In the morning, when I twist the wooden blinds open to let in the light, small fingers are already skimming our bookshelves for favorite tales and new adventures. So many old friends from my own childhood stand sandwiched together there, though most of them are clothed in new editions, and introducing them to the girls is a ongoing source of joy and reminiscence for me.
We love the great books of children’s literature, and we read them heartily: “with voices,” in different languages, laughing as we remember funny details and foibles together. But occasionally, even as these stories weave themselves into our home and our vernacular, something happens that pulls me up short.
Ma’s outright hatred for American Indians in the Little House series, for instance.
Or the short, fat, “comically waddling,” slant-eyed, “altogether… highly satisfactory Chinaman” in Eight Cousins.
Or the scene in The Horse and His Boy, in the Narnian world that’s as dear to me as my own, when both the reader and Shasta discover that we ought to have known he belonged to a better realm, because he is “fair and white.”
When I was a young girl, there were cold-water moments like these in my reading when I became suddenly unsure that the story was meant for me. Perhaps I didn’t really have a right to read or relate to this world I had so gladly entered. As a woman and mother now, I find that these moments happen still; yet, because I’ve grown as a reader, it’s the real life ones that jar me most.
When we moved to our town, I was constantly and acutely aware of how we stood out as minorities. Since then we’ve sunk roots deep enough that it’s not the foremost thing on my mind as we run errands or spend time as a family, but every so often I’m reminded that we look different — and that others notice.
“Oh, my goodness!” A woman clutches her friend’s elbow in a clothing store as they gaze down at Little Jo and Lucy. She looks up and smiles briefly at me. As they pass, I hear her say with enthusiasm to the friend, “Is there anything cuter than a little Asian girl?”
A cashier at a discount warehouse exclaims over Little Jo’s cheeks, then turns to Y and me to say encouragingly, “Don’t worry, her eyes will get bigger as she gets older.”
A random hipster downtown hails us with a confident Konnichiwa as he passes us on the crosswalk.
“You don’t have to worry about [proposed immigration policies], because you’re not an illegal immigrant. …Right?”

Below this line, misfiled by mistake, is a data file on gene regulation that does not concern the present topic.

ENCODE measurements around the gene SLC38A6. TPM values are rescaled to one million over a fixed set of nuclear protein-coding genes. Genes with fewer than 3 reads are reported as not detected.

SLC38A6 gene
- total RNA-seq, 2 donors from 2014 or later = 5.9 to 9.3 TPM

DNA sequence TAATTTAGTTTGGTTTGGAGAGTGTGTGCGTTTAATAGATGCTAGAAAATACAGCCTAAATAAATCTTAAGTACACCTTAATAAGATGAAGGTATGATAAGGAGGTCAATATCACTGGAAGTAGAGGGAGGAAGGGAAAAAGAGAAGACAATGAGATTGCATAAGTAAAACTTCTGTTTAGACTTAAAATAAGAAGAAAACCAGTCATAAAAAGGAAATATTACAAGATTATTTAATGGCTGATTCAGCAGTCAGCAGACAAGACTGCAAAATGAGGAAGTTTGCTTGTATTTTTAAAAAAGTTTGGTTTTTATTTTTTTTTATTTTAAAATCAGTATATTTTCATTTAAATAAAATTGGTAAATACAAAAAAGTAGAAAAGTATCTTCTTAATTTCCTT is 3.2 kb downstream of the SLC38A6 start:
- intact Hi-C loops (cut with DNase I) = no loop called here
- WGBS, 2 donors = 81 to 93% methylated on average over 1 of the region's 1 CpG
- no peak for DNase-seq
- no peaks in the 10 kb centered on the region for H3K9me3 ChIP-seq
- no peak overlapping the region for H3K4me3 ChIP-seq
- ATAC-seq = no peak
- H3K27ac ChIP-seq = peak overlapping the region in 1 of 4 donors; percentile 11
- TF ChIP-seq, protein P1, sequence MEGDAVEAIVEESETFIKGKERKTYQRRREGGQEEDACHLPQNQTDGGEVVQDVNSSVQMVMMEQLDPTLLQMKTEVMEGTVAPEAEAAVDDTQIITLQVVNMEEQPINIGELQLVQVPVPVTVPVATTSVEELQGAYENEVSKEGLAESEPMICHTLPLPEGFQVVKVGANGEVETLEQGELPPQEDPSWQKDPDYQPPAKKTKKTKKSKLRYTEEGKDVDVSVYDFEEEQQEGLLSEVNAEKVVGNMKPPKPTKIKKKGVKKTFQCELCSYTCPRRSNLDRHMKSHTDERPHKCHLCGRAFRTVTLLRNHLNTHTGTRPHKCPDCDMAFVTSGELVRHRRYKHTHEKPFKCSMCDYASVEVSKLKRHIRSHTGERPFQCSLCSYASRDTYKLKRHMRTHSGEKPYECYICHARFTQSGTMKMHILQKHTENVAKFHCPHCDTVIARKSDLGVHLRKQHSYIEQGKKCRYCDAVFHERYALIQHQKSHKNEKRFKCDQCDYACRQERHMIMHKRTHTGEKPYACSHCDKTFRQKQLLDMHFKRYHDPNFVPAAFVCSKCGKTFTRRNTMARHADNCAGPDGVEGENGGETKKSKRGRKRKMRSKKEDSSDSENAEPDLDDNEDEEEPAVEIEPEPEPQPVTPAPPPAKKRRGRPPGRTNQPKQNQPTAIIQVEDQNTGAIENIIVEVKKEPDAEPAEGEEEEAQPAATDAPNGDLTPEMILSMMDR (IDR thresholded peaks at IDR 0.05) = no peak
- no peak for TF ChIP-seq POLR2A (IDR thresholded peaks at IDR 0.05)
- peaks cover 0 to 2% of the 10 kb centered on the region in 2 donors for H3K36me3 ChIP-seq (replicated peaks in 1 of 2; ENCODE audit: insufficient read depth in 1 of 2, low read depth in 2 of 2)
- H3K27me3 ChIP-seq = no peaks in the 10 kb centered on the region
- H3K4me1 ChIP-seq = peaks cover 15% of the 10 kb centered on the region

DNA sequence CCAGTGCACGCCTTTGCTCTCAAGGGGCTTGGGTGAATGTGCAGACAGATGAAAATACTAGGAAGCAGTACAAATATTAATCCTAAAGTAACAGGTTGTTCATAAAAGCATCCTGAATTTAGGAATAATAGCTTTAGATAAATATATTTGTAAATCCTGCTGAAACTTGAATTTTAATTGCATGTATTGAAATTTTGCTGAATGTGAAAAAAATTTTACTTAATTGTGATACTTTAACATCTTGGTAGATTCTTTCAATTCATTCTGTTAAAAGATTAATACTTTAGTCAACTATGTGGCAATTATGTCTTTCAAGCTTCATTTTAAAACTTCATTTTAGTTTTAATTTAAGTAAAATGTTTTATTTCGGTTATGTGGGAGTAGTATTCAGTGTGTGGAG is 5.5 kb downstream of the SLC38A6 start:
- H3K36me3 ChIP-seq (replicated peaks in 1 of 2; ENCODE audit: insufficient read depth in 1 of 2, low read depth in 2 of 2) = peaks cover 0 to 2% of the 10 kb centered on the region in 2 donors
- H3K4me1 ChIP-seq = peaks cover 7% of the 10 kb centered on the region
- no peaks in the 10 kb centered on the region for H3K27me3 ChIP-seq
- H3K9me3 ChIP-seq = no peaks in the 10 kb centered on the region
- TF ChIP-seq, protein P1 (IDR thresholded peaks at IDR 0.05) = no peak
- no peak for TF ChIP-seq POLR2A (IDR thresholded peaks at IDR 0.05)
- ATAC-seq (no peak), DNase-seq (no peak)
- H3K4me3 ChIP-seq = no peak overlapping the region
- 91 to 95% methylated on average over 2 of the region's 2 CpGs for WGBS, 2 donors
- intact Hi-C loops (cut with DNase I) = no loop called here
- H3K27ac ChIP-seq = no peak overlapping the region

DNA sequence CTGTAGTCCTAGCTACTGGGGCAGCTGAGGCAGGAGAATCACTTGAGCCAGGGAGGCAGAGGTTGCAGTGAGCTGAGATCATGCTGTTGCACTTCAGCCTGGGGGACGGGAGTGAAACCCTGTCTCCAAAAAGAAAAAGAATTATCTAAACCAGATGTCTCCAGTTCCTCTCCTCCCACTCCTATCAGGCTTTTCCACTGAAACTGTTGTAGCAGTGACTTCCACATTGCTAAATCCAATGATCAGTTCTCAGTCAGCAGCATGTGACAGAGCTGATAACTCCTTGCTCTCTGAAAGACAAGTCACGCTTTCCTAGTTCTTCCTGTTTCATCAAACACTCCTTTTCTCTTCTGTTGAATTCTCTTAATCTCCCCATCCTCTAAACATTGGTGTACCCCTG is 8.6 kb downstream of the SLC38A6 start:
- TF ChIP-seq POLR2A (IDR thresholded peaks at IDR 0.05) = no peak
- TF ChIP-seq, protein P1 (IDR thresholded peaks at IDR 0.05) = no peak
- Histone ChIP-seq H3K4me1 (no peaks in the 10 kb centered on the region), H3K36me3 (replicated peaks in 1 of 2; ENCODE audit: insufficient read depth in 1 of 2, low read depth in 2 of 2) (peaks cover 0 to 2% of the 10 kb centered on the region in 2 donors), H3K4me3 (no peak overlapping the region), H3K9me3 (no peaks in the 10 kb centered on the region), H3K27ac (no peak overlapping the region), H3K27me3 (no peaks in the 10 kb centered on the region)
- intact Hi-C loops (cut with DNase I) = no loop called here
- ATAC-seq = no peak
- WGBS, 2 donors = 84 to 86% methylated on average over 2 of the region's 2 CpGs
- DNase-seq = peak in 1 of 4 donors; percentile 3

In the wake of such comments, I glance sidelong at Lucy. To be honest, in the episode at the warehouse, I was caught so off-guard that I only smiled and nodded and left as quickly as possible. It was only hours later that I remembered Lucy was at the front of the cart, that she likely heard, and I wished I’d had a better, loving response for the cashier.
Both life and literature are opening up topics for conversation with our increasingly cognizant firstborn. We talk about why Laura Ingalls’ fervent belief that golden curls are more beautiful than brown hair isn’t a fixed standard of beauty. I pause, searching for words, before we read the chapter in which Pa slicks back his whiskers and colors his face black for a minstrel show. Walking through the kitchen one afternoon with a thoughtful look on her face, Lucy tells me, “I can’t be Anne because my hair is black, so I’m pretending to be Diana.”
Oh. I try to form an answer with a half-washed bowl in my hand. “That is one thing you have in common with Diana… but you know how you love to imagine? That’s one of the best and most important things about Anne, so you can absolutely pretend to be her, too.” I watch as she turns the idea over in her mind, aching a little that children can feel “otherness” at so young an age.
In the evenings, I read the headlines, and I lose my words to heartbreak. How many mothers are fearing for the lives of beloved sons and daughters today? How many wives for their husbands as they report for work at a police station, and vice versa, and on — and on? I want to tell my children that perceptions change as people get older, that skin and color and heritage are regarded as causes to celebrate the rich beauty of our God rather than markers for stereotypes and greater evils, but that isn’t always — “isn’t often, even,” to borrow a phrase from Richard Rodgers — the case. There is no short road out of this kind of brokenness and hurt and tension, and I don’t know exactly where it begins.
But– in our home tomorrow, two little girls will clatter downstairs. They’ll curl up in their corner with their paperbacks and Caldecott-winning illustrations and hard conversation starters, and I will encourage them to keep reading.
Own these stories, little ones. Don’t let the jarring moments make you feel shut out of them. Roam their spaces. Grasp what is good about the people they feature: the courage of living as pioneers, Rose’s pluck and curiosity, Ma and Pa’s ability to make music and build solid homes in a strange land, every last bit of valor and humility in The Horse and His Boy — hold on to these things that highlight the best of what it is to be human.
Exercise your imaginations here so that, in personal cases of deep hurt, your minds will not leap to fearful defenses or escapist fantasies, but to compassion, and to finding connections with others that bridge painful gaps. We are cultivating an essential habit as we willingly enter story after story, and I pray that it will give you good practice in keeping tender. For everyone is scarred in different ways, and it takes a purposeful resilience — built through the repeated bringing of wounds to the Father — to keep from becoming calloused in the friction of living without closing off completely.
Thick skins, tender hearts: this is how we will bear His love.
It’s morning, and I’m ready.
Lucy plucks a book from the shelf and brings it to me. I clear my throat as Little Jo opens the cover, and we begin.